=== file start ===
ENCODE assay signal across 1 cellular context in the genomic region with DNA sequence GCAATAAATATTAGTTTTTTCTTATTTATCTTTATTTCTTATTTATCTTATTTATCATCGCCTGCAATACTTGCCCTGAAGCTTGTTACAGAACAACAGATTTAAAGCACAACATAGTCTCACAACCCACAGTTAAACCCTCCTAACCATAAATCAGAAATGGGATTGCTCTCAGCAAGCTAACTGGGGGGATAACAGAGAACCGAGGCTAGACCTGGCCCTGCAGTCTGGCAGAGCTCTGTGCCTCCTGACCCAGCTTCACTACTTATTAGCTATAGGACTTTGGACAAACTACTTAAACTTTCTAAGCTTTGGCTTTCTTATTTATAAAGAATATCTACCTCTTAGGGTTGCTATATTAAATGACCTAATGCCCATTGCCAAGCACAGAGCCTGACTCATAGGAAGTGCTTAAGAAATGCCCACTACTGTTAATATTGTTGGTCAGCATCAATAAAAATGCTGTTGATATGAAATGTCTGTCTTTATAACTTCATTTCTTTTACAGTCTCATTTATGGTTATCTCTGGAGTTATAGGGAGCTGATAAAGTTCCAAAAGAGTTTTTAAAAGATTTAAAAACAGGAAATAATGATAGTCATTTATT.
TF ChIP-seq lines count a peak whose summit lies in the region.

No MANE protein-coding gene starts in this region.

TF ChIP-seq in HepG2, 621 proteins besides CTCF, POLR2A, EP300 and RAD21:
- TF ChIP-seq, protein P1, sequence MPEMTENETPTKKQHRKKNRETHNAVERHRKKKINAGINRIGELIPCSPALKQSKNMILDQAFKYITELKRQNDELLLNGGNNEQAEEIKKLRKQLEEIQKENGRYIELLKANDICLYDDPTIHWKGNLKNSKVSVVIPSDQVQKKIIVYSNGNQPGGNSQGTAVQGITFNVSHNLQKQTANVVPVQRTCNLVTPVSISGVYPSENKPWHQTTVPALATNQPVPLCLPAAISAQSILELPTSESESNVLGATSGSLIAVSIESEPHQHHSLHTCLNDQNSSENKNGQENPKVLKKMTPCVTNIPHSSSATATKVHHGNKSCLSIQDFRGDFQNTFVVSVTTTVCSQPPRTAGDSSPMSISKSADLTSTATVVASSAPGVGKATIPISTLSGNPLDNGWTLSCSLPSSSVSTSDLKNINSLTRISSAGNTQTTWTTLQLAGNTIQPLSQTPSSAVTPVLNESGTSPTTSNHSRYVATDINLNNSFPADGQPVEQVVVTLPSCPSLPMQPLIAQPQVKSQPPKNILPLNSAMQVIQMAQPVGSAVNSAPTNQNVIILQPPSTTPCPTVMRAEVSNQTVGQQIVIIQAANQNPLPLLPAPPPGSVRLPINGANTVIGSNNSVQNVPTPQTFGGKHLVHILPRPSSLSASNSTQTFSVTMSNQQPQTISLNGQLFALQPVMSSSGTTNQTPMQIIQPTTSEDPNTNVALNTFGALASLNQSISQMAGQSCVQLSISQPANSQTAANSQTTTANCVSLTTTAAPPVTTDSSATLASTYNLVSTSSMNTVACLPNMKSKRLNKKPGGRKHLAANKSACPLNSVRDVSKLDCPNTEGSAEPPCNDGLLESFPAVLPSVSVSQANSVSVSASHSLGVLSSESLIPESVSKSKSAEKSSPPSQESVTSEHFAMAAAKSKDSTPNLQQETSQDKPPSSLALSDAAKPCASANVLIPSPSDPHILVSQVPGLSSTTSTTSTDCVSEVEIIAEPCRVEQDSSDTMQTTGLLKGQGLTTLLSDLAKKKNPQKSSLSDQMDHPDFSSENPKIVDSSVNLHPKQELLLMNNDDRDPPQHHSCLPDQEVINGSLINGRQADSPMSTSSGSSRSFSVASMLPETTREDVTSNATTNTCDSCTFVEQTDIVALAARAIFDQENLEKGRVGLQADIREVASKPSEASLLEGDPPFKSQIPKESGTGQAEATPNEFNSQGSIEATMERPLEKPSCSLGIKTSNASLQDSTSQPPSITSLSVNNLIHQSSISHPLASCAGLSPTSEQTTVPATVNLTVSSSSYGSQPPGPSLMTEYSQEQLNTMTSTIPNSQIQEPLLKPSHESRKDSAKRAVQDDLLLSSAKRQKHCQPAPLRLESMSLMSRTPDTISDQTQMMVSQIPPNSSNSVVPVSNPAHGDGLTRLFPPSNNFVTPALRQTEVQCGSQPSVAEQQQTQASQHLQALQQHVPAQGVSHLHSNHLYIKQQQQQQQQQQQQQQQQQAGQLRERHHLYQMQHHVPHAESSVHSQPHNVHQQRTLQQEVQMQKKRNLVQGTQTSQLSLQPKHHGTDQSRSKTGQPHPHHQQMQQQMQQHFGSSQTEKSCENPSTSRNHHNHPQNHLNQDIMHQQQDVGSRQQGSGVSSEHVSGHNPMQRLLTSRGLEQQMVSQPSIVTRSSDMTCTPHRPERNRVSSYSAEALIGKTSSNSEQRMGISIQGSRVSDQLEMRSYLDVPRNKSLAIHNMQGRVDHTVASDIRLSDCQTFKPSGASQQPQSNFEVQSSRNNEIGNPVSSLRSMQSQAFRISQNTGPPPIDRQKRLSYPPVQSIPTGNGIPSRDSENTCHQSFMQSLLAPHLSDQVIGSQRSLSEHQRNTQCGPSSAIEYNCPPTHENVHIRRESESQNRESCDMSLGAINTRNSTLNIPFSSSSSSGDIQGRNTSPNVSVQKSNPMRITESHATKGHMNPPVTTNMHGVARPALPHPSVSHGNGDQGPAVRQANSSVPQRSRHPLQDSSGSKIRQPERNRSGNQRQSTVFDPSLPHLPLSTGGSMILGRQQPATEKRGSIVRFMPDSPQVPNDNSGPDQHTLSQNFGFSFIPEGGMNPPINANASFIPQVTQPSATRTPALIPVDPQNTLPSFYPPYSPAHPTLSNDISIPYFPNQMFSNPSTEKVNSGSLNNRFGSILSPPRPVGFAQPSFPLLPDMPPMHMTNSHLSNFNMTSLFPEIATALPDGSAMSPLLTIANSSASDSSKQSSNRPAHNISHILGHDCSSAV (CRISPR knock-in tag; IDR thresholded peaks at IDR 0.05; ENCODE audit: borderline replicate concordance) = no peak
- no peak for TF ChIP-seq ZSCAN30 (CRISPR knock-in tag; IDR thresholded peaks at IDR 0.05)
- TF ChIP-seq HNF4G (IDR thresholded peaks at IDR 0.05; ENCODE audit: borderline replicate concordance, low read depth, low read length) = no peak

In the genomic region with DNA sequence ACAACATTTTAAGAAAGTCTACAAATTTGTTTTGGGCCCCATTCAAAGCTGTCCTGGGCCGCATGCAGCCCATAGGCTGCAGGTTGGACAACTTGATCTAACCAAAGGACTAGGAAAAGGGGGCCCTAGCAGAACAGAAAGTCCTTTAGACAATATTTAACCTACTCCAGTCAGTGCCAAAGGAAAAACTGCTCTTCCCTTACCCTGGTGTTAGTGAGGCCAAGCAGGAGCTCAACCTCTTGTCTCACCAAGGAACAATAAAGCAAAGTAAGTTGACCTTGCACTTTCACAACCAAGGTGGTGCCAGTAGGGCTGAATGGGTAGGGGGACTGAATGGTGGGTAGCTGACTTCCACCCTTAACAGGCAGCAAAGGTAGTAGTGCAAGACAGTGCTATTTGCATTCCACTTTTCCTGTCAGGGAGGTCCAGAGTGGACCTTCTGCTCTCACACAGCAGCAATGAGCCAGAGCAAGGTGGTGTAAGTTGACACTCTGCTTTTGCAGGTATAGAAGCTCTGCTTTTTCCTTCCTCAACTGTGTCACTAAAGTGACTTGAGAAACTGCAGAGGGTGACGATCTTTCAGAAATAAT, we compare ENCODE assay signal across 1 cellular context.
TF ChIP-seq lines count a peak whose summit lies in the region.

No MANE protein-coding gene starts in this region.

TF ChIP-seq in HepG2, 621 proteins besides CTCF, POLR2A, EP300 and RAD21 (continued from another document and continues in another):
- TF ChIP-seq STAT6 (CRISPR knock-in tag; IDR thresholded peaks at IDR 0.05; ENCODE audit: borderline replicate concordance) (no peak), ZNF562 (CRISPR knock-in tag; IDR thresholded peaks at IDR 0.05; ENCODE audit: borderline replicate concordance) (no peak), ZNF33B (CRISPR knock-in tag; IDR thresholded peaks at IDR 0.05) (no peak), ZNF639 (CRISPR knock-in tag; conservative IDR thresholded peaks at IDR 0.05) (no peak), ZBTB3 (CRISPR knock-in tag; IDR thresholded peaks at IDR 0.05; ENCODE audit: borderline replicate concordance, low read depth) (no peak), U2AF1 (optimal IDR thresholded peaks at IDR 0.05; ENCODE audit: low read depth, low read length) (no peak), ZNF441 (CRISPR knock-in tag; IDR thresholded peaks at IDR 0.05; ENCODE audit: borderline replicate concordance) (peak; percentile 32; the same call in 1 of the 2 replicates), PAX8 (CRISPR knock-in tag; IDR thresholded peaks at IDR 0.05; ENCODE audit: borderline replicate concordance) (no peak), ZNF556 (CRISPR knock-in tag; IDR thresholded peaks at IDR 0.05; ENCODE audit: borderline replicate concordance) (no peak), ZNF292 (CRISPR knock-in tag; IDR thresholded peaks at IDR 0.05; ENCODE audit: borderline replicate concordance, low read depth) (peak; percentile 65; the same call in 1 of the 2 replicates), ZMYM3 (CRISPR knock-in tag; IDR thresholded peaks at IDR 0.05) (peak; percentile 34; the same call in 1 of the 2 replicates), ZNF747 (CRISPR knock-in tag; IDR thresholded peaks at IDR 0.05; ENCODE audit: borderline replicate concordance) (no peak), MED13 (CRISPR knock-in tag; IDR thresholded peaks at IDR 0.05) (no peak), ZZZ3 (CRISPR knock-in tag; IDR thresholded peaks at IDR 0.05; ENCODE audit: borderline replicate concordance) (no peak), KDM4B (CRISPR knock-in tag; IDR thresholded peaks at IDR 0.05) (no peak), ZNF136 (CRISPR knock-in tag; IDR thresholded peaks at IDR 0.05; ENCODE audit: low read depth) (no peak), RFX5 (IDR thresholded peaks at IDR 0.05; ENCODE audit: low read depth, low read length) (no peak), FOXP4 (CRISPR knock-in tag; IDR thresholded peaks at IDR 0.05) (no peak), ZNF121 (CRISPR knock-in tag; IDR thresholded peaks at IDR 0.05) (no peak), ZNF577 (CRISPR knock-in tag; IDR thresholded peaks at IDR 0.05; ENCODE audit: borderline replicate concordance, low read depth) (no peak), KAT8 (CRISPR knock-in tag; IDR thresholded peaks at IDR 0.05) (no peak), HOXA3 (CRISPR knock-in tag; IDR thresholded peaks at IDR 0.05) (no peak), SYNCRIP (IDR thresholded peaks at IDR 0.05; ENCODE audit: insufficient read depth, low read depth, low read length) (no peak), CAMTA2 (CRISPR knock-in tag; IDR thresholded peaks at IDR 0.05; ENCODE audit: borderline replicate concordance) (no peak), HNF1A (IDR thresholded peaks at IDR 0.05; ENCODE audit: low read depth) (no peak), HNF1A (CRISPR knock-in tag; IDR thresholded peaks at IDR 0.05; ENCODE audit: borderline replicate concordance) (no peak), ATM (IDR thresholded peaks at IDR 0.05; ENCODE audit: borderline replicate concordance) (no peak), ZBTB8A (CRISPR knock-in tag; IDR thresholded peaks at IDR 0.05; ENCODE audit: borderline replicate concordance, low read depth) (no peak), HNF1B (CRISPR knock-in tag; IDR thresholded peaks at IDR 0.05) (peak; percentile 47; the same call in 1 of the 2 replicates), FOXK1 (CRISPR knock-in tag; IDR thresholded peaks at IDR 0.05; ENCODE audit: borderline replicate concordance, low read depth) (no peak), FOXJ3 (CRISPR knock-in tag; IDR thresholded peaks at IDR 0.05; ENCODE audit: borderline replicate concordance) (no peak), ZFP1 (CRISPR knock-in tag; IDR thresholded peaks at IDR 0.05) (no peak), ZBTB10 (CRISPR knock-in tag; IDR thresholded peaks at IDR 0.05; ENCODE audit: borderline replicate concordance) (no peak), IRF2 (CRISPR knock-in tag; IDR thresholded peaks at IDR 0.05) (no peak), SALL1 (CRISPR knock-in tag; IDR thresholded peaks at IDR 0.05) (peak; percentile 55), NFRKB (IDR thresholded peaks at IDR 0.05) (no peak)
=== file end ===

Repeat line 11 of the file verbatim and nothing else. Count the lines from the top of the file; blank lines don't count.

TF ChIP-seq in HepG2, 621 proteins besides CTCF, POLR2A, EP300 and RAD21 (continued from another document and continues in another):